During this unusually snowy year, the rumble of snowplows and salt trucks has become a familiar — and comforting — winter soundtrack across the northern U.S. In southern Vermont, where I live, we received more than 100 inches of snow through February, about twice the typical snowfall for that time of year. Undoubtedly, de-icing salts have prevented numerous accidents on otherwise slick roads.
Although salt contributes to road safety, it racks up high hidden costs. In the U.S., salt damage to infrastructure and the economy is estimated to total between $19.8 billion and $45 billion annually. That includes damage to roadways, bridges, vehicles, tourism, and property values. For example, salt can leach calcium out of concrete and rust steel rebar, a process sometimes known as "concrete cancer" that rots bridges from the inside with few outward warning signs.
For all their economic costs, road salts may take an even steeper toll on the environment. As salty runoff infiltrates streams and lakes, it can upset freshwater ecosystems. Authors of a 2017 study estimated that 7,770 North American lakes — about 20 percent of those in the study region — may have elevated chloride concentrations. And this number may be an underestimate, say the authors.
If trends continue, the study concludes, many of these lakes will be too salty to support life within 50 years. Lakes with roads and parking lots nearby are most at risk; 70 percent of these lakes are likely to have elevated chloride levels, based on the study's sample.
Excess salt can damage entire aquatic food chains, including zooplankton, salamanders and frogs, fish, shellfish, and aquatic plants. At high concentrations, salt can stunt the growth of some fish, making them more vulnerable to predators. It can tilt male-to-female ratios of amphibian populations out of balance. And it can kill off algae-eating zooplankton, allowing algae to grow unchecked into smelly, goopy, hazardous blooms.
Even organic additives made from natural substances like beet juice and molasses, used to improve salt's melting power, can have unintended consequences. One study found that two common additives, GeoMelt and Magic Salt, caused mosquito larvae to mature and hatch earlier than usual.
Flora Krivak-Tetley, an ecologist at Dartmouth College who co-authored the 2017 study, says that salt concentrations in most lakes have not reached the threshold the Environmental Protection Agency's deems lethal for aquatic life. But salt can throw an ecosystem out of balance well before that happens, she notes.
And this is to say nothing of the enormous carbon footprint associated with transporting and distributing the salt, much of which arrives on barges from countries such as Chile and Egypt.
How, then, can we balance our need for safe roads with our duty to protect the environment?
Next, leaders in the Lake George region experimented with ways to keep the roads clear using less salt. They found it worked well to pretreat roads with salt brine before winter storms. The liquid prevents snow and ice from bonding with the asphalt, making it easier to scrape roads clean. Unlike grains of rock salt, which often bounce onto road shoulders, brine largely adheres to its target.
Area officials found that, pound for pound, brine was far more efficient than traditional rock salt. They could protect a lane-mile of road with a solution containing under 100 pounds of salt, roughly one third the amount used by rock-salt trucks.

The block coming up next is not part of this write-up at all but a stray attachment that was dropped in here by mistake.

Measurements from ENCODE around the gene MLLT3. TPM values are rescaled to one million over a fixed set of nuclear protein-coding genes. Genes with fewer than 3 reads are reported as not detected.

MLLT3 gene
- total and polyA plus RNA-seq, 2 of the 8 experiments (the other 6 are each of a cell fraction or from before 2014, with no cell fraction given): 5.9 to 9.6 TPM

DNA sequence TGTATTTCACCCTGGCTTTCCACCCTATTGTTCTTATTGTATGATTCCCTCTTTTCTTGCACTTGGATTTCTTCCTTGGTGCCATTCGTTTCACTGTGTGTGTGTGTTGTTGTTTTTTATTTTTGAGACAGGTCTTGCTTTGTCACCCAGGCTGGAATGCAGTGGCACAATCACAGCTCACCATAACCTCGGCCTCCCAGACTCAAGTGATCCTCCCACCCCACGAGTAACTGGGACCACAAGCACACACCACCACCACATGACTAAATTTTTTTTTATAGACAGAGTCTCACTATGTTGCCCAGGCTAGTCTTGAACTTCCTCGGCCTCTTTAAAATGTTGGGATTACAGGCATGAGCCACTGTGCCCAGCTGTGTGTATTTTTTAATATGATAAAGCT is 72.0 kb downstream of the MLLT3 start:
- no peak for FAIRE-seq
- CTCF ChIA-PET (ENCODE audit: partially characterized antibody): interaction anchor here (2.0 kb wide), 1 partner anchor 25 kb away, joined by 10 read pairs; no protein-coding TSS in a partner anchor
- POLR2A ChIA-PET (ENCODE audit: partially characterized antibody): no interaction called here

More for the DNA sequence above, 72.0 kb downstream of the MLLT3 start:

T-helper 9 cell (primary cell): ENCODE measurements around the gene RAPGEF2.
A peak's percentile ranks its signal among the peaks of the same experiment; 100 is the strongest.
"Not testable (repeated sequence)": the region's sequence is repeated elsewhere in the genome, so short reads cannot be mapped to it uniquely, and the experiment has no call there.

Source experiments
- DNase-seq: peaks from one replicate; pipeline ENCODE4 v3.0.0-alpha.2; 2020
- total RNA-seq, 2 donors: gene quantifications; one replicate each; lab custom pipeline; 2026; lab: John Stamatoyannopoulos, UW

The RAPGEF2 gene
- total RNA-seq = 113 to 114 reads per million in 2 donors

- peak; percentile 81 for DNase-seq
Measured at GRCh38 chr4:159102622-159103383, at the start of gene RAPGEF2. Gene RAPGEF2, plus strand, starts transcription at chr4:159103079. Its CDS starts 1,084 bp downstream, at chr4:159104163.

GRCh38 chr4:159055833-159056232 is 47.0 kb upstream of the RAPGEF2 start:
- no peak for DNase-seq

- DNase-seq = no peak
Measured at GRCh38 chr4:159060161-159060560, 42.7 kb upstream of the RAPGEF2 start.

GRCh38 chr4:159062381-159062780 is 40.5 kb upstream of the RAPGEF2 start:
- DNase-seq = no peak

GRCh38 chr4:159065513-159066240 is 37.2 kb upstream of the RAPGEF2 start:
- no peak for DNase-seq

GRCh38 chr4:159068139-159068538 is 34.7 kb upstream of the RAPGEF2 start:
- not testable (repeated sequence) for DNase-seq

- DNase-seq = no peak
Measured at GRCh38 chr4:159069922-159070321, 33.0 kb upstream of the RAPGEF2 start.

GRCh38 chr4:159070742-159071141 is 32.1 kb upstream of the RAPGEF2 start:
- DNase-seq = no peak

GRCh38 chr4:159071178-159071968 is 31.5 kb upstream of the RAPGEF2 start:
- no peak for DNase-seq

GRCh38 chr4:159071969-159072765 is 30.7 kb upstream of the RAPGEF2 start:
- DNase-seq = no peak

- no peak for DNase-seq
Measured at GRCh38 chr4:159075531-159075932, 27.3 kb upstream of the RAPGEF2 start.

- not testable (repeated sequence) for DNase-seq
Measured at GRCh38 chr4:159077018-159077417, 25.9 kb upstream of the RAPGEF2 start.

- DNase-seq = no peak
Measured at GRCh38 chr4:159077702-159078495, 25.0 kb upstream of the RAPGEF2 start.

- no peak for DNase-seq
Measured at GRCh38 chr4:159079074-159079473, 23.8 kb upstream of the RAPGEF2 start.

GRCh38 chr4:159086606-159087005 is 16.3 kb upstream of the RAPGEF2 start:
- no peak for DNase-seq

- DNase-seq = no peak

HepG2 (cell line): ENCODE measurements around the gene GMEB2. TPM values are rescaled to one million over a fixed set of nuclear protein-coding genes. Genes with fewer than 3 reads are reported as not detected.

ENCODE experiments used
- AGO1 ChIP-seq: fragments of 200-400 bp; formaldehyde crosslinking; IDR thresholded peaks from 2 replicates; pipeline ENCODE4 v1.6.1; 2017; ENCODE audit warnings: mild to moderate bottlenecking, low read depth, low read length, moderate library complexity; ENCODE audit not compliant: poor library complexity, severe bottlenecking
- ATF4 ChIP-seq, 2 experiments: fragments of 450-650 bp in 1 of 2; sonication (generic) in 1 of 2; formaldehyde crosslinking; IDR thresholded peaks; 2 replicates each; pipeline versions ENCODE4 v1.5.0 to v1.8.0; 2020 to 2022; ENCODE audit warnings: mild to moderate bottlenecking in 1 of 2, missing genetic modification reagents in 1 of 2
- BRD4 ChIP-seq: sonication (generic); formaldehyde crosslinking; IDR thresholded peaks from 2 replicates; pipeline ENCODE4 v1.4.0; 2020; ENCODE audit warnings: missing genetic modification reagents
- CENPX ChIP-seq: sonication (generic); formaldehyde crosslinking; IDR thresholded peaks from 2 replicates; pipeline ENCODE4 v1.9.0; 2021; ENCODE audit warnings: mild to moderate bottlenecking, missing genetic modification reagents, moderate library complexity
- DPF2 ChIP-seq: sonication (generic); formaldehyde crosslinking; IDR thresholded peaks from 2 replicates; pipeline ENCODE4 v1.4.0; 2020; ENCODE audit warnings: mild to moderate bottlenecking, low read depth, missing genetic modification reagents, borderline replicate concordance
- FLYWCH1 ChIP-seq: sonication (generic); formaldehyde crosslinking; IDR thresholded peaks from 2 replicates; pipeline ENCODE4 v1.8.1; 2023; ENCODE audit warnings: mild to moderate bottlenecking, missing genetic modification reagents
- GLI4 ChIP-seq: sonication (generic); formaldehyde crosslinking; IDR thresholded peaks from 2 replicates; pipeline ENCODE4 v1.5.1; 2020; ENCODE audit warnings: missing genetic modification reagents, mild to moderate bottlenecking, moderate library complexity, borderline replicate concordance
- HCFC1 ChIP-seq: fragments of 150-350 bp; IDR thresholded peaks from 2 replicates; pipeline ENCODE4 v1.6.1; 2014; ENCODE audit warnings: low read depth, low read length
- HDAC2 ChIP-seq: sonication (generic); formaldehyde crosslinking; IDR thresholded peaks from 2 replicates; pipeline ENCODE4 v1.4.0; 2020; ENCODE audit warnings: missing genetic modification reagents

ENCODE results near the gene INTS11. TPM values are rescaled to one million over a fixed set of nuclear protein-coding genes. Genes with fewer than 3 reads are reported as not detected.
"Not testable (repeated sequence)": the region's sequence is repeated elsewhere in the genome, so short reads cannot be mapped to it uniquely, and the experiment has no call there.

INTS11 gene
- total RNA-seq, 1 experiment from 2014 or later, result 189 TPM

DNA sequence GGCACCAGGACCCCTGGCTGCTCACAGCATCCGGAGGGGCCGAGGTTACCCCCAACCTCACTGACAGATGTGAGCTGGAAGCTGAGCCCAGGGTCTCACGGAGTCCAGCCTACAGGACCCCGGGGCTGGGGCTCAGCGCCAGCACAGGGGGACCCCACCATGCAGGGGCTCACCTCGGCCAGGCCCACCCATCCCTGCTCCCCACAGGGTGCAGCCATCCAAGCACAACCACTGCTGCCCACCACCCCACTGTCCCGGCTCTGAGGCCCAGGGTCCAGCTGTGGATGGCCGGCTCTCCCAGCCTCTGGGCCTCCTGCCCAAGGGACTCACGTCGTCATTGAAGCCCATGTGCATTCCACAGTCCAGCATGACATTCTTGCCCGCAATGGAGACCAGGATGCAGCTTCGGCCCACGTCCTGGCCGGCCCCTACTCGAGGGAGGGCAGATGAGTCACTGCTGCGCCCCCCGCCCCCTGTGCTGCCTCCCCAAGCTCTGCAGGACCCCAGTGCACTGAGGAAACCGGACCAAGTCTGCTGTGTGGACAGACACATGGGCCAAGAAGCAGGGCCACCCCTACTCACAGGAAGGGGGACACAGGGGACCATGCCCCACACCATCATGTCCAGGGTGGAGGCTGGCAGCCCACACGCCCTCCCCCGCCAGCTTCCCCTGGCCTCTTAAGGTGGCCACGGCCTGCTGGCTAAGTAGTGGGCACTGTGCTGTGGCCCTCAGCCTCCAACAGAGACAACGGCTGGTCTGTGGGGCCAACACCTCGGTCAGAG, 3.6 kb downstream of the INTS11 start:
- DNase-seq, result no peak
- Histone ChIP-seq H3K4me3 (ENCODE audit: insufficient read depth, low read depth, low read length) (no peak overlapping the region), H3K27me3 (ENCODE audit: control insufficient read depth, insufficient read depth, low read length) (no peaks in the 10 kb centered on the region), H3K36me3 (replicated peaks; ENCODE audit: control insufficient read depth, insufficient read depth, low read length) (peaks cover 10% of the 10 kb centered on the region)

Last, the towns switched to live-edge plows, which have flexible blades made up of multiple, independently moving sections mounted on springs. These state-of-the-art blades are more thorough than conventional ones. And starting with brine makes the plows even more efficient, says Eric Siy, executive director of The FUND for Lake George. If live-edge snowplows are like razors that hug the curves, brine is like shaving cream.
The sweeping changes to road care required a culture shift within the towns' maintenance departments. But black roads and shortened plowing times ultimately convinced road crews near Lake George to embrace sustainable winter management. Over two years of using brine and live-blade plows, these communities cut their salt usage in half, a drop that maintenance officials say can't be explained by weather variations.
The changes also saved the municipalities time and money. Siy says that the town of Hague, New York, saved $66,000 of its $150,000 winter maintenance budget last winter. If just half the towns in New York achieved results like Hague's, Siy says, taxpayers' annual savings would be more than $30 million.
The Lake George area's project is one of many efforts to create a more sustainable paradigm of winter road maintenance. Road salt use is also starting to decline in other communities around the nation as maintenance chiefs exchange best practices. More cities have incorporated brine pretreatments, flexible plow blades, and truck-level monitoring into their road maintenance regimes.
"There's no trade-off, there's no compromise," says Rick Relyea, an ecologist at Rensselaer Polytechnic Institute who has partnered with The FUND for Lake George on a multi-year research project studying the lake's water quality. "It's not the environment versus safety. You can have both."
As America thaws out from one of its snowiest winters in recent memory, the lessons of Lake George are timely. The U.S. applies about 24 million tons of salt to its roads each year. If salt use continues unabated, the environmental costs may be even higher than we can imagine. Experts say we're only just starting to learn about the unintended impacts road salt has on ecosystems.
A nationwide effort to move toward sustainable winter road maintenance is long overdue — and it would be well worth the investment.
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Anne N. Connor is a solution-focused science writer living in Vermont.